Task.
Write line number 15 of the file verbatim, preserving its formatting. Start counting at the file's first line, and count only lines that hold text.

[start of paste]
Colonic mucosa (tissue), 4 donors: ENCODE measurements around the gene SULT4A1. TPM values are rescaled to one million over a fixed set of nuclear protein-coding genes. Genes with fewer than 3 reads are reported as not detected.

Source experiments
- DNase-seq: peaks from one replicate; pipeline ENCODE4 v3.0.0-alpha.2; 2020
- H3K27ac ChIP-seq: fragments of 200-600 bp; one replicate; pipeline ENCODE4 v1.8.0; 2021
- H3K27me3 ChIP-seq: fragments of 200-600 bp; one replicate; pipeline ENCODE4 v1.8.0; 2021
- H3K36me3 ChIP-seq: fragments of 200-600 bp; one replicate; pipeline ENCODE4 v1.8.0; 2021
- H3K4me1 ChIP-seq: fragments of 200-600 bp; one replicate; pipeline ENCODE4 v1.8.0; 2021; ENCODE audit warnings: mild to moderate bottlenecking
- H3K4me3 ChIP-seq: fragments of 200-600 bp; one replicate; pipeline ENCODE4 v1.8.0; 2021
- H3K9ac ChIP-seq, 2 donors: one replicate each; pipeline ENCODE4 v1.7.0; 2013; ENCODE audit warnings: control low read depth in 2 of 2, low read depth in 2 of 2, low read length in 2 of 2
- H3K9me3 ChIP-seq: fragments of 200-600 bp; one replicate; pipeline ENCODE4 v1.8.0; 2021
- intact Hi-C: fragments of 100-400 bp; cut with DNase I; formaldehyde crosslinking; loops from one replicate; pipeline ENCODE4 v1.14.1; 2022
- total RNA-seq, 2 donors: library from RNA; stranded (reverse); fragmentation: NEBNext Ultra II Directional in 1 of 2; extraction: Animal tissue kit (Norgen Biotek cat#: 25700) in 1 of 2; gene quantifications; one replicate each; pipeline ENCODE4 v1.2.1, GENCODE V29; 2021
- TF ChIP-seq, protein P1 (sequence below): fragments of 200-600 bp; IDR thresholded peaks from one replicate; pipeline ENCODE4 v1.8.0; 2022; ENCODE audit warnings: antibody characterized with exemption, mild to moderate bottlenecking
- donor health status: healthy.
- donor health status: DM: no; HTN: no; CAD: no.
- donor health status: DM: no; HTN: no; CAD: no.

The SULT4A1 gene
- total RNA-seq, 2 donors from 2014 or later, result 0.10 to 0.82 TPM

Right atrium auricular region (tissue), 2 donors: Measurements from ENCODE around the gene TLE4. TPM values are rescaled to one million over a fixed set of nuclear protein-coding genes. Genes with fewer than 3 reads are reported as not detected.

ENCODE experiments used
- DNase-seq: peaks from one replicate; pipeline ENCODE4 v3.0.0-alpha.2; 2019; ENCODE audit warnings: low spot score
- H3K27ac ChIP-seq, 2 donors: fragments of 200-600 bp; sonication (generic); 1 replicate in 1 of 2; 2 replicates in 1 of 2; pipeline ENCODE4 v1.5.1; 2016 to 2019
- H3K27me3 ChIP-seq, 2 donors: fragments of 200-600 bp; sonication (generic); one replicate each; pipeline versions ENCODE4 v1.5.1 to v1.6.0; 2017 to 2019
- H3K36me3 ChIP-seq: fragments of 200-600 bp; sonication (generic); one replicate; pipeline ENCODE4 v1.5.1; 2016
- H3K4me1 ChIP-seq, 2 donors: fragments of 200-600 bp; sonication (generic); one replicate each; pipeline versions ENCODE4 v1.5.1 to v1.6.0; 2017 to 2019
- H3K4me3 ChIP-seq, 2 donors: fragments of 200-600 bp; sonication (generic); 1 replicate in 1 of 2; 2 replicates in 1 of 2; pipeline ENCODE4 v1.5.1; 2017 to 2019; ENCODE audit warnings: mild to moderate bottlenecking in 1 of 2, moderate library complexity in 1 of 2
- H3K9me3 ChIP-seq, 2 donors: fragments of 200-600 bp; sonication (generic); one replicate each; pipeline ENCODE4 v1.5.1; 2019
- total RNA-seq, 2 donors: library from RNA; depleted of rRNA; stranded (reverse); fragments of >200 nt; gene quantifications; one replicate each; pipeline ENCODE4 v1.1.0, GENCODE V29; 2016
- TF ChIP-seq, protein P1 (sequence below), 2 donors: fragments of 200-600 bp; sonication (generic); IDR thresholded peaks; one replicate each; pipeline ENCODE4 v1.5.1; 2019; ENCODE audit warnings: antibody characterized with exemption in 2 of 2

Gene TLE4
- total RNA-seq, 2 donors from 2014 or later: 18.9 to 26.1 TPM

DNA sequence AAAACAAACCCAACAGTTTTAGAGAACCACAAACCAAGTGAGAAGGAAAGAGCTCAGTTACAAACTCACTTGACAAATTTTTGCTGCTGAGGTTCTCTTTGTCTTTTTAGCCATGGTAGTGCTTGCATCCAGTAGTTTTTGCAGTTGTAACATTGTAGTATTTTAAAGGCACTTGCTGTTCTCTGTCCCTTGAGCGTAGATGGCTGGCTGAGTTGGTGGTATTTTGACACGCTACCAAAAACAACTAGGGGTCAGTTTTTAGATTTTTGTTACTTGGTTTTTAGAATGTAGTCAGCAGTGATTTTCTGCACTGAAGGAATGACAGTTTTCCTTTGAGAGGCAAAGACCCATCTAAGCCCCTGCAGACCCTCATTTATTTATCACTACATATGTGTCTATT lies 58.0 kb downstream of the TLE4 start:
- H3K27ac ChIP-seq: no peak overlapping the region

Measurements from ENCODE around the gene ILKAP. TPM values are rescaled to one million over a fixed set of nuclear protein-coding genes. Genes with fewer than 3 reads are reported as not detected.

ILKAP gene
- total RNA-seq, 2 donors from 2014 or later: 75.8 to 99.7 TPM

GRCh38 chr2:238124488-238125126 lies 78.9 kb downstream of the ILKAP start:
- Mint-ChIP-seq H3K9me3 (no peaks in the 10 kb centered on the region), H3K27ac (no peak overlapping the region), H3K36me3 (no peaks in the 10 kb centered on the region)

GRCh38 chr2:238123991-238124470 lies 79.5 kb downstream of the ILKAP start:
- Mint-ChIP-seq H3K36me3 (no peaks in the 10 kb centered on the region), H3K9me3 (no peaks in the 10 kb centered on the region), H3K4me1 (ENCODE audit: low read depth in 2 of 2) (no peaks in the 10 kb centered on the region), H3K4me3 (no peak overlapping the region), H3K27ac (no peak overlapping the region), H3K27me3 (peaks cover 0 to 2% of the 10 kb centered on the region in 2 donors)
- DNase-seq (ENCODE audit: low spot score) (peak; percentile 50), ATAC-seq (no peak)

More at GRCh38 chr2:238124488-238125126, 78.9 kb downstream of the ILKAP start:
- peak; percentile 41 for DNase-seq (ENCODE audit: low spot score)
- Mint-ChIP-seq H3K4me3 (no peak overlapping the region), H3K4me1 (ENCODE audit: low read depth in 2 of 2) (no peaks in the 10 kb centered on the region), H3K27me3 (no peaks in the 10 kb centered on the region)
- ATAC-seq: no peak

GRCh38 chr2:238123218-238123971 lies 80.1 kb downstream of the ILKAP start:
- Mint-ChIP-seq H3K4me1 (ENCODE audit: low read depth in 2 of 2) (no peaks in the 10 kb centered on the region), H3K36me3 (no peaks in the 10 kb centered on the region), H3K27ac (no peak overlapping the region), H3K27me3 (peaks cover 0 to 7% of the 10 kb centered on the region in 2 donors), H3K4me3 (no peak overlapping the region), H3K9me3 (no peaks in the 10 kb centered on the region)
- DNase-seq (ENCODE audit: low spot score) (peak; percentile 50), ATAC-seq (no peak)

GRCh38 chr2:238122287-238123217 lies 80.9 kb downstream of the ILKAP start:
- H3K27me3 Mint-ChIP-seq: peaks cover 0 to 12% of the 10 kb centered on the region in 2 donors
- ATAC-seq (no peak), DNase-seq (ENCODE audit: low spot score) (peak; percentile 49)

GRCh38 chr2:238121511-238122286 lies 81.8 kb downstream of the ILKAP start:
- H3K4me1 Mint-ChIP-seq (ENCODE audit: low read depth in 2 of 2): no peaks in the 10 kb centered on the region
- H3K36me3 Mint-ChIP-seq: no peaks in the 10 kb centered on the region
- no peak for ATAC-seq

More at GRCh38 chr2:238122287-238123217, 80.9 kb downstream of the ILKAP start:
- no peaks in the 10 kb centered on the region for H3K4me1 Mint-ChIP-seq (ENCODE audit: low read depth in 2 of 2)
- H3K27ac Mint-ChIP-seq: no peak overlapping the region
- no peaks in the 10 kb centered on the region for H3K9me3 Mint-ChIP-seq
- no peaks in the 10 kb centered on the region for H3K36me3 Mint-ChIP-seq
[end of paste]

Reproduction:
- donor health status: DM: no; HTN: no; CAD: no.